I don’t think I need to explain the shenanigans of the 1% of Brandeis’s time, which are no different in kind from those that went before or came after. I would like to draw your attention to essay V: What Publicity Can Do. This is not about muck-raking journalism, as important as that is. It is about mandating financial disclosure on the part of every significant economic actor, and especially on those with excessive market power or excessive political influence.
Genuine economic theory (not Friedmanite Market Fundamentalism) points out that free information is an essential part of a functioning competitive market. Competition here does not mean cutthroat competition characterized by financial shenanigans and back-alley corporate muggings, but rather competition based on quality and cost of products and services among parties none of whom can interfere with the others or the proper workings of the market. A Free Market in the sense of Freedom from “combinations in restraint of trade”.
Current Supreme Court legal doctrine holds, illegitimately, that corporations have the privacy rights of natural persons (in the old phrase), that is, of humans. Specifically, it grants to corporations the rights intended for ex-slaves in the Reconstruction amendments to the US Constitution. As long as corporations are in fact chattels, wholly owned and in no way free, or even capable of freedom, this cannot be legitimate. In fact, nothing could be further from the truth. To say that corporations have human rights is to say that they are, in fact, more equal than humans, because humans do not have the limited liability and other special privileges granted to corporations by statute. Such a doctrine is not what Brandeis had in mind when bringing to light the Constitutional right to privacy.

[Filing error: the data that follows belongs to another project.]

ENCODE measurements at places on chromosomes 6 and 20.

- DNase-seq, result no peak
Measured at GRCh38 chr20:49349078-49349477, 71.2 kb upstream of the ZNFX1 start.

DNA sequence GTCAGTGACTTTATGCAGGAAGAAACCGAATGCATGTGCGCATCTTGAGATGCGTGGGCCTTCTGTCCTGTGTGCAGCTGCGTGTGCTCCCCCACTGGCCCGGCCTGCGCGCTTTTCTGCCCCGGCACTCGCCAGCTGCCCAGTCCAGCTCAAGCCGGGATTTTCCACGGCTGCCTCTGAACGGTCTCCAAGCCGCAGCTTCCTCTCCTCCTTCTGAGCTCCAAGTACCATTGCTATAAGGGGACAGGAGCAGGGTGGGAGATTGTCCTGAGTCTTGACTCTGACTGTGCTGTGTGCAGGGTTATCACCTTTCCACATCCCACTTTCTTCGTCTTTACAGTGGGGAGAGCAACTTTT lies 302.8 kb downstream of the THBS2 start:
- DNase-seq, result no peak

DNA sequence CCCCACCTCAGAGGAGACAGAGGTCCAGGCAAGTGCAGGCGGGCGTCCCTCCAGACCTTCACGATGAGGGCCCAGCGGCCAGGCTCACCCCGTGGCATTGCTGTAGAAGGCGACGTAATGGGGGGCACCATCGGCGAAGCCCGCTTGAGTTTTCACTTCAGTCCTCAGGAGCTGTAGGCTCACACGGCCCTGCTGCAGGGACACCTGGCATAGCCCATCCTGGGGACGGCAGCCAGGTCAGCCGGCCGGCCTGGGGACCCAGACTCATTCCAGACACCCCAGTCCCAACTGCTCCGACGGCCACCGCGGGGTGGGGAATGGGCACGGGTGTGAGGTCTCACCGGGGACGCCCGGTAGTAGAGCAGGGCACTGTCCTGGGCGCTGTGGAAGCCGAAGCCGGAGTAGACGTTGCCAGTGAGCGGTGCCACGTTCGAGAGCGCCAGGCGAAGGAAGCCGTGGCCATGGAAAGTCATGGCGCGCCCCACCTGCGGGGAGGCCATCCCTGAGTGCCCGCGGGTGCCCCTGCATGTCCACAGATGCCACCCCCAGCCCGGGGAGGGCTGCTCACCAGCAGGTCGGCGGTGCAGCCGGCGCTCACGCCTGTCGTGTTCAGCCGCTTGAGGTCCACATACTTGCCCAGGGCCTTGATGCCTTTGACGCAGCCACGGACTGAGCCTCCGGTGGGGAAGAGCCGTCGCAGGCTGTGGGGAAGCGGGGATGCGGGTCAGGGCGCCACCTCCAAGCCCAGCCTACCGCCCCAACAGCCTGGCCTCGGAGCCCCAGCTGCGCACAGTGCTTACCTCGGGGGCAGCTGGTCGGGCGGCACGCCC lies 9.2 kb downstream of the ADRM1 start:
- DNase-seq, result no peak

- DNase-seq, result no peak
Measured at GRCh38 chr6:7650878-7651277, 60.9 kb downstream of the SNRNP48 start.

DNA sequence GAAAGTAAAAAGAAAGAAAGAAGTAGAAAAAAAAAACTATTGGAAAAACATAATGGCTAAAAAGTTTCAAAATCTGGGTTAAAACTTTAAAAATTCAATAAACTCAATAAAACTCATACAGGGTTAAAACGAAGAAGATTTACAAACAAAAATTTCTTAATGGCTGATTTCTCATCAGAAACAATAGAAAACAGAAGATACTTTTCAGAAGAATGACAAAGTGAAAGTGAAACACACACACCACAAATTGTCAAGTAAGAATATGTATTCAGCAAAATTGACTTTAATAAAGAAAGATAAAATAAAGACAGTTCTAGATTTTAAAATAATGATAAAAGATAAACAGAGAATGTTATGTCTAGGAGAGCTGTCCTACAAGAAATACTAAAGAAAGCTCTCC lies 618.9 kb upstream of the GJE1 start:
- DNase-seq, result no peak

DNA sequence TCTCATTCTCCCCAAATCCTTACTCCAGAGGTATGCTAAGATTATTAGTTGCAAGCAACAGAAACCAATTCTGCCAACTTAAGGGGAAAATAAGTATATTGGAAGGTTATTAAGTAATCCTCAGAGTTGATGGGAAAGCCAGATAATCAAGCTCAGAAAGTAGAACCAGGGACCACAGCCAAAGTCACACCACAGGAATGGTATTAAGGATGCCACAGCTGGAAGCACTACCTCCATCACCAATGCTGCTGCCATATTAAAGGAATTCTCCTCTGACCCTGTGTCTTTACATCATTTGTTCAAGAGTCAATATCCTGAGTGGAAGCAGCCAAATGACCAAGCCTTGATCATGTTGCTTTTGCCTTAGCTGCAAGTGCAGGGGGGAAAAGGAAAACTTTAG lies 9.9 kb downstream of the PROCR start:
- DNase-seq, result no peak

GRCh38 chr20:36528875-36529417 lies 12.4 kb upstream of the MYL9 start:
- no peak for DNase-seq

Justice, genuine moral understanding, and true economics all agree that corporations, as creatures of government granted certain privileges, must have the corresponding duties and responsibilities. Chief among them is financial disclosure. Not by requiring the government to get a warrant, as in a criminal case, but as a matter of daily routine. Not by requiring disclosure to oversight agencies that will keep “trade secrets” away from the prying eyes of investors, the media, the public at large, but disclosure that cannot be waived, directly to those concerned. As Brandeis put it himself,
But the disclosure must be real. And it must be a disclosure to the investor. It will not suffice to require merely the filing of a statement of facts with the Commissioner of Corporations or with a score of other officials, federal and state. That would be almost as ineffective as if the Pure Food Law required a manufacturer merely to deposit with the Department a statement of ingredients, instead of requiring the label to tell the story. Nor would the filing of a full statement with the Stock Exchange, if incorporated, as provided by the Pujo Committee bill, be adequate.